New Tech’s Benefits In A Time Of Emergency

By on Sep, 27 2016 with Comments 0

Last week’s use of a 90-character Wireless Emergency Alert (WEA) to help catch the suspect in the recent New York and New Jersey bombing cases serves as the latest example of how new technology can be utilized to improve public alerting.

Wireless carriers have been less than enthusiastic in including photos and active links because of bandwidth constraints.

However, another solution is coming, subject to the FCC’s approval.

awarnThe Advanced Warning and Response Network (AWARN), under development by television broadcasters and tech companies, will give consumers not only text alerts, but also photos, video, maps, and links for notifying authorities. It is designed to reach smart TVs, tablets, and future smartphones independently of the cellular networks.

It can also be used as an extension of television station news alerts, reinforcing a station’s brand during a time of urgency.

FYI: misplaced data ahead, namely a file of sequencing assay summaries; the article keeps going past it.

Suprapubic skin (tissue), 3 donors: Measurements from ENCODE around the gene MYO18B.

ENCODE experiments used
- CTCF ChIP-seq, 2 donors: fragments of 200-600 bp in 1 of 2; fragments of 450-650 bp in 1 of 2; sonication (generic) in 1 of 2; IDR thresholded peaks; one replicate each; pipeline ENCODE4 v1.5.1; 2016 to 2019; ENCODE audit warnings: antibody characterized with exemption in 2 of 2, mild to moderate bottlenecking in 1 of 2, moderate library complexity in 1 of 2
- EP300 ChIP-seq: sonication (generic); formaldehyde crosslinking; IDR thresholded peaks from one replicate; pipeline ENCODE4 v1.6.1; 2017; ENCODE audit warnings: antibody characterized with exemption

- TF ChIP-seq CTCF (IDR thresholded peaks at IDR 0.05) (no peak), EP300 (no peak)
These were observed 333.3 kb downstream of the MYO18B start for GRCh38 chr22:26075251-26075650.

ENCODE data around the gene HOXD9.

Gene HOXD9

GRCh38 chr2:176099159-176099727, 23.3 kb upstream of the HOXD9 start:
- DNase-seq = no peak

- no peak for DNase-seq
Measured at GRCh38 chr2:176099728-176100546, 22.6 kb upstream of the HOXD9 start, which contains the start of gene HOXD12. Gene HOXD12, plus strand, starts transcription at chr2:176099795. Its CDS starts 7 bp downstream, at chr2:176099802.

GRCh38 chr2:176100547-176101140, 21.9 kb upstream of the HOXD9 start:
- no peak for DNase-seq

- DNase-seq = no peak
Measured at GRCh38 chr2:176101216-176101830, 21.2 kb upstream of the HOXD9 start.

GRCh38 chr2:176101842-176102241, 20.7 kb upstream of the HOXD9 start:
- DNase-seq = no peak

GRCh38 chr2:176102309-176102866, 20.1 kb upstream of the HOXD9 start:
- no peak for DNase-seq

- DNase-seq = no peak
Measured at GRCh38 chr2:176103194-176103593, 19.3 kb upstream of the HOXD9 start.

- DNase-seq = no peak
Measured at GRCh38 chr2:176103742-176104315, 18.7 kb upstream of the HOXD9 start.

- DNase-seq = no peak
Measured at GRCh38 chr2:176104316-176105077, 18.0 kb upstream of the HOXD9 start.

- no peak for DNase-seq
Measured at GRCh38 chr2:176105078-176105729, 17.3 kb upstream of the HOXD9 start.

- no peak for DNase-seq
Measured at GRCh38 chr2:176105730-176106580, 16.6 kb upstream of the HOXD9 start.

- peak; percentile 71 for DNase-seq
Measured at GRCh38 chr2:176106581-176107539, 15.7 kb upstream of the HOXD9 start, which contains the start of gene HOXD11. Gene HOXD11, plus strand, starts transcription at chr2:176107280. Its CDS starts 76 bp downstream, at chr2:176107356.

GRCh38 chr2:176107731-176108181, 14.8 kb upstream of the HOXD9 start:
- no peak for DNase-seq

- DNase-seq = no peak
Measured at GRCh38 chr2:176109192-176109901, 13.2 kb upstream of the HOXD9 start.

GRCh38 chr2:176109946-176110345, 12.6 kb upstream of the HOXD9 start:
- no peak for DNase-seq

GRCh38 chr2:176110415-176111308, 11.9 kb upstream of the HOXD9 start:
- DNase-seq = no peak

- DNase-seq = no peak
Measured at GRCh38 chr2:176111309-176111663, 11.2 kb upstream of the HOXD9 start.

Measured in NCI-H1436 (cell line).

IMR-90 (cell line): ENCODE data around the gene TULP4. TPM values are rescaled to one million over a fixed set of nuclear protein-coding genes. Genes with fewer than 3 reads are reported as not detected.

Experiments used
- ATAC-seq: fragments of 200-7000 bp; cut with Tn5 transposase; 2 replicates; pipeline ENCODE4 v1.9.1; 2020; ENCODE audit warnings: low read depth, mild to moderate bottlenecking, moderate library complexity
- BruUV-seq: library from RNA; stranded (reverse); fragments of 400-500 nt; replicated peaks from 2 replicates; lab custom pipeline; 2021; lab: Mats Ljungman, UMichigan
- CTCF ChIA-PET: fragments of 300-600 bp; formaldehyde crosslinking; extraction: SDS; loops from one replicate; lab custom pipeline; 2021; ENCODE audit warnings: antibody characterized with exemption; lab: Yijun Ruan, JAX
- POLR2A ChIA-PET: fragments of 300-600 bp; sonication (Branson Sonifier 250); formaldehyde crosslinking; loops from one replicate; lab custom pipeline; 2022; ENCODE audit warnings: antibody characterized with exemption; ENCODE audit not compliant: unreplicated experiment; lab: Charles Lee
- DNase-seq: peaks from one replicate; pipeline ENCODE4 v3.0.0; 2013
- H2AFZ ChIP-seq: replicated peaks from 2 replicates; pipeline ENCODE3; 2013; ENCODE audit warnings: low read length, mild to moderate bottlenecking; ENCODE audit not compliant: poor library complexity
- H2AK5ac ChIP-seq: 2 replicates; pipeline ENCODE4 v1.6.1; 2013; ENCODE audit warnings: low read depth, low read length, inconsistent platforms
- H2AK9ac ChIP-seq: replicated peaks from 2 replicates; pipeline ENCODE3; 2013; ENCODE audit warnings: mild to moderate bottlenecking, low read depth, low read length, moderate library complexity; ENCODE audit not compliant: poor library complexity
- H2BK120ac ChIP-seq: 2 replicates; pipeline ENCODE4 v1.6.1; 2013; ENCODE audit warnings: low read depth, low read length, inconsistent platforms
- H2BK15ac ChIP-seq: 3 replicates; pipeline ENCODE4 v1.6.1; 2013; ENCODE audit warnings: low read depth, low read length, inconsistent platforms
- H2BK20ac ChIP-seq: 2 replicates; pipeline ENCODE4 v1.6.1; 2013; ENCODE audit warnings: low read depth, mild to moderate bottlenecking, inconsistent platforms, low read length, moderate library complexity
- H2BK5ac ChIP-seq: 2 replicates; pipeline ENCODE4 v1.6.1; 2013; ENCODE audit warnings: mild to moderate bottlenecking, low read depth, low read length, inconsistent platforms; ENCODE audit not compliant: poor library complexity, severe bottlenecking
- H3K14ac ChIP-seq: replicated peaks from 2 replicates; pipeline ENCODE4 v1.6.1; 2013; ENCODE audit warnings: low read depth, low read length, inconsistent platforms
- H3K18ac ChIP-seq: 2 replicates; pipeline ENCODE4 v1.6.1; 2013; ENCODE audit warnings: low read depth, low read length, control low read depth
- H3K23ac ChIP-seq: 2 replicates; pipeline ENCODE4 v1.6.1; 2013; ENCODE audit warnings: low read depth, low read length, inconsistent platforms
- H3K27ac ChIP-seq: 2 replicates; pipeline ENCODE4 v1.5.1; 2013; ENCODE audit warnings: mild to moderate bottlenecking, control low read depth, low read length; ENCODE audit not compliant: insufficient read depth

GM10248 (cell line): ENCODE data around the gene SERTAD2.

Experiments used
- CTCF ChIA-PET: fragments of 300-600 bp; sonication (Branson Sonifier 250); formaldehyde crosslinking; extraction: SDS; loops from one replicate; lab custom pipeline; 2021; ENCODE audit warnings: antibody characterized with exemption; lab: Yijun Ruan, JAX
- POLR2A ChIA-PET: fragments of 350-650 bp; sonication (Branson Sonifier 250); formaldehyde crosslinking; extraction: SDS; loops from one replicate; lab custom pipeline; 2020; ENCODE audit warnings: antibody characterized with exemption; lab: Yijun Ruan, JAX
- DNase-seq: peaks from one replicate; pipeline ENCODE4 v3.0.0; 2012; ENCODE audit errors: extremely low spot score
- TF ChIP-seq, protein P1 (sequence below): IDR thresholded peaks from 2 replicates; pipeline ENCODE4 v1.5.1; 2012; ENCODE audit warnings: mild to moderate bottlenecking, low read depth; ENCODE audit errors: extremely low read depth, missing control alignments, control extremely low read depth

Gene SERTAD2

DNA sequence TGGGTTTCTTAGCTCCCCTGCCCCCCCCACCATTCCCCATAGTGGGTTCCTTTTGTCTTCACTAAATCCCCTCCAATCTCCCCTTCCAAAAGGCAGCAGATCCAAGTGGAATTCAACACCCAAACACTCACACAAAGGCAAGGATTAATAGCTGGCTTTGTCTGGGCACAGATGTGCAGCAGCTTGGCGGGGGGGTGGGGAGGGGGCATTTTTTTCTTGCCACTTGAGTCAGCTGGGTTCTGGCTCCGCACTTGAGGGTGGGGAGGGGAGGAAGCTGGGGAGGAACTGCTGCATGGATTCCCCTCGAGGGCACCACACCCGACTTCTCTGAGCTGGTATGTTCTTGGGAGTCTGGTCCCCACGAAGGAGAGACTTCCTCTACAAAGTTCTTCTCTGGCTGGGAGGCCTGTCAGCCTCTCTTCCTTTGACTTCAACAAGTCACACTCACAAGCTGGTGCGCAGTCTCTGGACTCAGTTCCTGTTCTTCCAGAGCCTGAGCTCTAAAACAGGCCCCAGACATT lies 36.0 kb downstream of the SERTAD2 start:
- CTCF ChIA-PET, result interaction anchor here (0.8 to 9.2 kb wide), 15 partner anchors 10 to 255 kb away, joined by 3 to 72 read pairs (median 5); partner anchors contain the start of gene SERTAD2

“AWARN will give consumers a whole new level of information at their fingertips,” said John Lawson, executive director of the AWARN Alliance, a coalition of major television station groups and technology companies that is developing the new alerting system. “In a situation like the recent bombings, AWARN will deliver surveillance video, evacuation routes, hospital wait times, and many other forms of rich-media content.

AWARN will utilize television airwaves, and leverage capabilities that are designed for ATSC 3.0. The Alliance has joined other groups in ask the FCC to approve the voluntary use of the Next Gen TV standard by local TV stations.

“AWARN also will deliver multilingual and accessible alerts, plus active links to social media and reporting to authorities,” Lawson said. “It’s a major upgrade to alerting, but we need the FCC to give us their permission to use the underlying technology.”

About The Author: Adam R Jacobson is a veteran radio industry journalist and advertising industry analyst with general, multicultural and Hispanic market expertise. From 1996 to 2006 he served as an editor at Radio & Records.

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